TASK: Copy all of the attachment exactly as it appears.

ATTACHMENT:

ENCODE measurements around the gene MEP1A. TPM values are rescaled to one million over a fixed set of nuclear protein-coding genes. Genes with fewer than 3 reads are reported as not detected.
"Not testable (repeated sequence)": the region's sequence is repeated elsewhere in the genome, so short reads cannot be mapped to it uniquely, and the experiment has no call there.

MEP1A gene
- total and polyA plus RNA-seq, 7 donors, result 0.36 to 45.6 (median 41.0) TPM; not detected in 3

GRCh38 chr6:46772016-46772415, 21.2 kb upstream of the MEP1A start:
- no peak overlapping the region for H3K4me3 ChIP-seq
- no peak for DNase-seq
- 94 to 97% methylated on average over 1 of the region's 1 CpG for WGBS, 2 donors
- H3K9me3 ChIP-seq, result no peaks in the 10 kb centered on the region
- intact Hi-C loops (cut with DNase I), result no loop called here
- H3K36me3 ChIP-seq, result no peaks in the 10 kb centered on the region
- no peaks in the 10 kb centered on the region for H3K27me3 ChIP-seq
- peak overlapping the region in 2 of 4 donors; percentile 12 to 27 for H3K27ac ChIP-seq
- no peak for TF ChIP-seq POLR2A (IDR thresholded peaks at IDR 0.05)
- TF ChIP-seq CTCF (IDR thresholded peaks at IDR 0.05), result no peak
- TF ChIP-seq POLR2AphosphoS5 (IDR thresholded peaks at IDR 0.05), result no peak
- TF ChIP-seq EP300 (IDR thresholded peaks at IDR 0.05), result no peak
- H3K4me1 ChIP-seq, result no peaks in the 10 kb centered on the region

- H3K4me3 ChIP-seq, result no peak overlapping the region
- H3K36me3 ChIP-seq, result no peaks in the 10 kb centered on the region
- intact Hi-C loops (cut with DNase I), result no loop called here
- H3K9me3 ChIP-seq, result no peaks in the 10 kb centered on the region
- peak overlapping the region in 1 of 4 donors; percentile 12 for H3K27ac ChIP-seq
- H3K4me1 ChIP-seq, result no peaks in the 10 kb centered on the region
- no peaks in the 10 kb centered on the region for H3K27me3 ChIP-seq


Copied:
ENCODE measurements around the gene MEP1A. TPM values are rescaled to one million over a fixed set of nuclear protein-coding genes. Genes with fewer than 3 reads are reported as not detected.
"Not testable (repeated sequence)": the region's sequence is repeated elsewhere in the genome, so short reads cannot be mapped to it uniquely, and the experiment has no call there.

MEP1A gene
- total and polyA plus RNA-seq, 7 donors, result 0.36 to 45.6 (median 41.0) TPM; not detected in 3

GRCh38 chr6:46772016-46772415, 21.2 kb upstream of the MEP1A start:
- no peak overlapping the region for H3K4me3 ChIP-seq
- no peak for DNase-seq
- 94 to 97% methylated on average over 1 of the region's 1 CpG for WGBS, 2 donors
- H3K9me3 ChIP-seq, result no peaks in the 10 kb centered on the region
- intact Hi-C loops (cut with DNase I), result no loop called here
- H3K36me3 ChIP-seq, result no peaks in the 10 kb centered on the region
- no peaks in the 10 kb centered on the region for H3K27me3 ChIP-seq
- peak overlapping the region in 2 of 4 donors; percentile 12 to 27 for H3K27ac ChIP-seq
- no peak for TF ChIP-seq POLR2A (IDR thresholded peaks at IDR 0.05)
- TF ChIP-seq CTCF (IDR thresholded peaks at IDR 0.05), result no peak
- TF ChIP-seq POLR2AphosphoS5 (IDR thresholded peaks at IDR 0.05), result no peak
- TF ChIP-seq EP300 (IDR thresholded peaks at IDR 0.05), result no peak
- H3K4me1 ChIP-seq, result no peaks in the 10 kb centered on the region

- H3K4me3 ChIP-seq, result no peak overlapping the region
- H3K36me3 ChIP-seq, result no peaks in the 10 kb centered on the region
- intact Hi-C loops (cut with DNase I), result no loop called here
- H3K9me3 ChIP-seq, result no peaks in the 10 kb centered on the region
- peak overlapping the region in 1 of 4 donors; percentile 12 for H3K27ac ChIP-seq
- H3K4me1 ChIP-seq, result no peaks in the 10 kb centered on the region
- no peaks in the 10 kb centered on the region for H3K27me3 ChIP-seq